The vast majority of this mix of matter and antimatter destroyed itself, as happens when any type of matter meets its antimatter partner. This sent off a huge burst of light as Most of Everything annihilated itself. The burst of light was so massive that we can still make it out today, although it is not in the visible range. Turn on a radio to a frequency where there is not station. That static you hear is called the Cosmic Microwave Background Radiation. It's a remnant of an explosion that happened 13.7 billion years ago. It has been mapped recently by scientists and continues to be to ever greater resolution. You may have seen the image circulating and not have known what it was.

The Universe then began to cool and hydrogen atoms began to form. A hydrogen atom is made up of a proton in the center with an electron orbiting around it. Different types of hydrogen that are chemically the same are called isotopes, we get them by adding neutrons onto the proton in the middle. At this point there were no stars, no galaxies, just a bunch of space filled with the same material that we used to put in blimps. This time is called the Dark Ages.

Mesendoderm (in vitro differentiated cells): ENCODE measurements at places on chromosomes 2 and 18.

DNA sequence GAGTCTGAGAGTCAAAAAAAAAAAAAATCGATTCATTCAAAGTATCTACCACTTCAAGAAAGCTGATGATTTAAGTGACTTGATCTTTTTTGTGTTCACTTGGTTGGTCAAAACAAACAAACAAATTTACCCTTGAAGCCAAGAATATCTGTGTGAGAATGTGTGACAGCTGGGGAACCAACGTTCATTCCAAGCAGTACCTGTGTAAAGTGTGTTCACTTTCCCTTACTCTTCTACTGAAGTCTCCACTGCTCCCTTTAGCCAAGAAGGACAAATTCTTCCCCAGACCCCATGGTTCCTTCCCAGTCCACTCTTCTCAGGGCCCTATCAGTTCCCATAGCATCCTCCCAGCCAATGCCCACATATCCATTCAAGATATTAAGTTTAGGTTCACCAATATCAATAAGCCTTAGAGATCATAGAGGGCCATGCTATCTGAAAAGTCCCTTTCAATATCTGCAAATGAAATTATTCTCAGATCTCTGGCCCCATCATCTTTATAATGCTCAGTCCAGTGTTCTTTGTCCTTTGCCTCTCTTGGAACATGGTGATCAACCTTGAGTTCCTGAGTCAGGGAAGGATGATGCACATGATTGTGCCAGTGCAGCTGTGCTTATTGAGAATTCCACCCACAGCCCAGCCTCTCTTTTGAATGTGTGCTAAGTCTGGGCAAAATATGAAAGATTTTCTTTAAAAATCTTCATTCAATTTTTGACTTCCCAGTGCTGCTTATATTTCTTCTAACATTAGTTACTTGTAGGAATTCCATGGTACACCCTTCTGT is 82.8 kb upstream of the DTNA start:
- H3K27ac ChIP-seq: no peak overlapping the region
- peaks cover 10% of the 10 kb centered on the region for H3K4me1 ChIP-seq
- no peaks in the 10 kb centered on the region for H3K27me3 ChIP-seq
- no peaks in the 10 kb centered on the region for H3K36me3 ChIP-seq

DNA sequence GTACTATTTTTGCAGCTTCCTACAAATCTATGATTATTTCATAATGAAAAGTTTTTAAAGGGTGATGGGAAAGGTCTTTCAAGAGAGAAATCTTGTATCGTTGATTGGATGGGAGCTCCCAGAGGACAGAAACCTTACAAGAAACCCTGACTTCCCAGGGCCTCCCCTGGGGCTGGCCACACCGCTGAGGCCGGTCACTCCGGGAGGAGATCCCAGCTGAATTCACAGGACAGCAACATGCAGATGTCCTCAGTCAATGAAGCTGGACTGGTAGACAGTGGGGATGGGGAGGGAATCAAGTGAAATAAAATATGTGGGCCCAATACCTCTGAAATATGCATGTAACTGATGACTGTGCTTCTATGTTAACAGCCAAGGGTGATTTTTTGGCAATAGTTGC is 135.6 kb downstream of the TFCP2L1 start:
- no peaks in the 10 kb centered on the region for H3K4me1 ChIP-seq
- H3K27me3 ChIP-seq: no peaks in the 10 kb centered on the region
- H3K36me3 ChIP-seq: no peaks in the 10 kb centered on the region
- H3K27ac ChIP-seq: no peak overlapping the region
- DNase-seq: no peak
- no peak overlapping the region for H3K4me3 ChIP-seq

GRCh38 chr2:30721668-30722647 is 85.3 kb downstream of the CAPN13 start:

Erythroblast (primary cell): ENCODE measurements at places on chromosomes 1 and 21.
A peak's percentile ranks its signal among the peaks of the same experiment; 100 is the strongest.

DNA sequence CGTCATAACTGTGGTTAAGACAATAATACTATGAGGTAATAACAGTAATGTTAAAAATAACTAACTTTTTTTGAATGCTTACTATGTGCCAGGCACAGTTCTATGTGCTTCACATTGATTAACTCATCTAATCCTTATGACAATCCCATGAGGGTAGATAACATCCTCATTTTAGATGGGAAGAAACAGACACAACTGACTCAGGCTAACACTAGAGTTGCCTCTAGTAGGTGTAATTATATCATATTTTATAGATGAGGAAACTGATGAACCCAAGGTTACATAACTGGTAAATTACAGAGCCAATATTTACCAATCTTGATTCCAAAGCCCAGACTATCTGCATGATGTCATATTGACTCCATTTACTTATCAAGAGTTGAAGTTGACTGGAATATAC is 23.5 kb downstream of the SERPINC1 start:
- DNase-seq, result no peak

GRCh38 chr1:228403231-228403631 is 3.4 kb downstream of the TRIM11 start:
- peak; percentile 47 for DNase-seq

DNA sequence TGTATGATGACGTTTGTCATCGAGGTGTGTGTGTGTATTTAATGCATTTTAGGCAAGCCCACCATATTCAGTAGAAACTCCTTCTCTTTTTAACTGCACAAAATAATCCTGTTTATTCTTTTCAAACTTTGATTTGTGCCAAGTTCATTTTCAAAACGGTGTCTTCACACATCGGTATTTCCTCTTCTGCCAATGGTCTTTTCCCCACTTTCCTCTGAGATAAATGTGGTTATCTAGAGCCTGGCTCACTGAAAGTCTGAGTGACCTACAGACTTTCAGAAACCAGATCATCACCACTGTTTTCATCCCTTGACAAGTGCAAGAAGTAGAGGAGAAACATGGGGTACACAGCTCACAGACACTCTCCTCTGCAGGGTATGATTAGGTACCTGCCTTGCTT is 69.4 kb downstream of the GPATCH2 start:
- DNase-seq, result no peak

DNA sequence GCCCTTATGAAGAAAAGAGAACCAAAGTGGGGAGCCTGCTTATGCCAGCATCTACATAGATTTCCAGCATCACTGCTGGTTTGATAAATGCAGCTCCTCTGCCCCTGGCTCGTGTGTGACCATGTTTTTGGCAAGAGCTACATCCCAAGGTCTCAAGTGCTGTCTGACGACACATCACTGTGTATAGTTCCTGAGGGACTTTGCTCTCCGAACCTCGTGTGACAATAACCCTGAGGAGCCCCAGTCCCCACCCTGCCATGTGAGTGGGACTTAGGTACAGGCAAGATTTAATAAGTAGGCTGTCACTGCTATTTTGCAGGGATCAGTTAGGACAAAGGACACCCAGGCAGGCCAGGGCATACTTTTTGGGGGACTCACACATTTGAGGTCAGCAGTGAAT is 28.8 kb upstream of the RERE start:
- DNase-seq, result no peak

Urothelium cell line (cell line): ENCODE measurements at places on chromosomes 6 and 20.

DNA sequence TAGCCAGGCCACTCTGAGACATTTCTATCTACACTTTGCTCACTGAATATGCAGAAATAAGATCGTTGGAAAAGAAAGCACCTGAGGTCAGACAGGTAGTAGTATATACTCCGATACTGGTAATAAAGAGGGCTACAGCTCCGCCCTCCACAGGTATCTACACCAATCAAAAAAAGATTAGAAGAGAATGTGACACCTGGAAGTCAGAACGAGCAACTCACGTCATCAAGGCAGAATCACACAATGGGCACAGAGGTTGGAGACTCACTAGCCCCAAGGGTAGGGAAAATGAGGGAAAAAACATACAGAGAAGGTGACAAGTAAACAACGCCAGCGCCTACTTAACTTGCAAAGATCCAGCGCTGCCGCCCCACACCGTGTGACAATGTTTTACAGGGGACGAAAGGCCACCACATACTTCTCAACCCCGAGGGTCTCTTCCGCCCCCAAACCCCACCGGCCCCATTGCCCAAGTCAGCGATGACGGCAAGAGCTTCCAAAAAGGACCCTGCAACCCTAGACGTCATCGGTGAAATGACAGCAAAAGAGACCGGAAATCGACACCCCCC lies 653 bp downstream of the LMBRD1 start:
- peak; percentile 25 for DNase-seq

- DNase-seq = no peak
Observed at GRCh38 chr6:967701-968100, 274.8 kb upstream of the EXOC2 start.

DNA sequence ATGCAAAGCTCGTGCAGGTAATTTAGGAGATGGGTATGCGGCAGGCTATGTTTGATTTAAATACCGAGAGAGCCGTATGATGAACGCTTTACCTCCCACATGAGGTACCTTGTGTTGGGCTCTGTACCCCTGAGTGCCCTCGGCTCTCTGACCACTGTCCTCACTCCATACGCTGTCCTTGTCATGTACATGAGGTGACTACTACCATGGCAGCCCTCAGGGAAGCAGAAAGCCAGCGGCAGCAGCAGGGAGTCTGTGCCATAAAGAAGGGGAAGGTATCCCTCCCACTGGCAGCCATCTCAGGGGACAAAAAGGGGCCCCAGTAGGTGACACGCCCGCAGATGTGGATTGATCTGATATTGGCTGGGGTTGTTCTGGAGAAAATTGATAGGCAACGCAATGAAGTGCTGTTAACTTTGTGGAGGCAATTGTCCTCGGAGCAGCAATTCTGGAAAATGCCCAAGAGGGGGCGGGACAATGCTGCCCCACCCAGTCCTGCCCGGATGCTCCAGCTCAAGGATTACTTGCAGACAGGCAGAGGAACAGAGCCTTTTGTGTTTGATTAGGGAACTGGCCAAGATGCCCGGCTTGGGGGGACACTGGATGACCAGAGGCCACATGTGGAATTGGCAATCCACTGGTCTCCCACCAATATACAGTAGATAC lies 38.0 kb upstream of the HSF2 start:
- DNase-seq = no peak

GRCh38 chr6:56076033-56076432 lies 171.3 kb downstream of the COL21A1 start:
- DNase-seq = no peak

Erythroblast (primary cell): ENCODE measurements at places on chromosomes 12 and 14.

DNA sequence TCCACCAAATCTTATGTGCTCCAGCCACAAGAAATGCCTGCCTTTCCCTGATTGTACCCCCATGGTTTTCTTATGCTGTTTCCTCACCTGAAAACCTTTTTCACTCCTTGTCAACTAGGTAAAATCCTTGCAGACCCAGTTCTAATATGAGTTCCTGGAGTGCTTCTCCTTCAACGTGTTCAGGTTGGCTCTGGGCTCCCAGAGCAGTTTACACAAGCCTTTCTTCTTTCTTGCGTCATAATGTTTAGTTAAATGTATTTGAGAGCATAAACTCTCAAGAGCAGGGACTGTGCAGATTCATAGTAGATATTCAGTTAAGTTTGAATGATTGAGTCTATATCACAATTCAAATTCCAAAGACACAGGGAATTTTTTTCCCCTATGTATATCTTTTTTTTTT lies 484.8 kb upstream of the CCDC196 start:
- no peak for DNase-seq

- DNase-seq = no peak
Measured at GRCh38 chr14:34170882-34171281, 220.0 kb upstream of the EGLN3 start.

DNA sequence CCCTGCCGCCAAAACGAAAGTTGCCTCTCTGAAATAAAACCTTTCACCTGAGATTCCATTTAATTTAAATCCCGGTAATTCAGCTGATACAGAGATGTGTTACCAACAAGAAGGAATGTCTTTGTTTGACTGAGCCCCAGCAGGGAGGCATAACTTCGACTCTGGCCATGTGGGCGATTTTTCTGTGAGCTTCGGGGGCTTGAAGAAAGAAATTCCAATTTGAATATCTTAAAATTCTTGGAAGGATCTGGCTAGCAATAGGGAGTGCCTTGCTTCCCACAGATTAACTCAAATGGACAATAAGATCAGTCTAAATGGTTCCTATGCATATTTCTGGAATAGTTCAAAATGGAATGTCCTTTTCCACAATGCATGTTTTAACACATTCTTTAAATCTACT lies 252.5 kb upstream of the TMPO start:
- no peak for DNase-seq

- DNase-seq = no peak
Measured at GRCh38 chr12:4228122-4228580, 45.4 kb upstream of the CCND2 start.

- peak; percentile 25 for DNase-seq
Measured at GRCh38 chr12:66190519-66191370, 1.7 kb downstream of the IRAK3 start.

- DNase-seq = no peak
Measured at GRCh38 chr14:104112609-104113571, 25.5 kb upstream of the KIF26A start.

Eventually these hydrogen atoms began getting closer together because of the force of gravity. Slowly they would coalesce into great disks of rotating gas. When enough hydrogen pulled together gravity acted on it so strongly that it could actually make two individual atoms of hydrogen (or, more specifically, the nuclei of two hydrogen atoms) fuse together to become an atom of helium. The huge amount of energy released during this nuclear fusion ignited the first stars.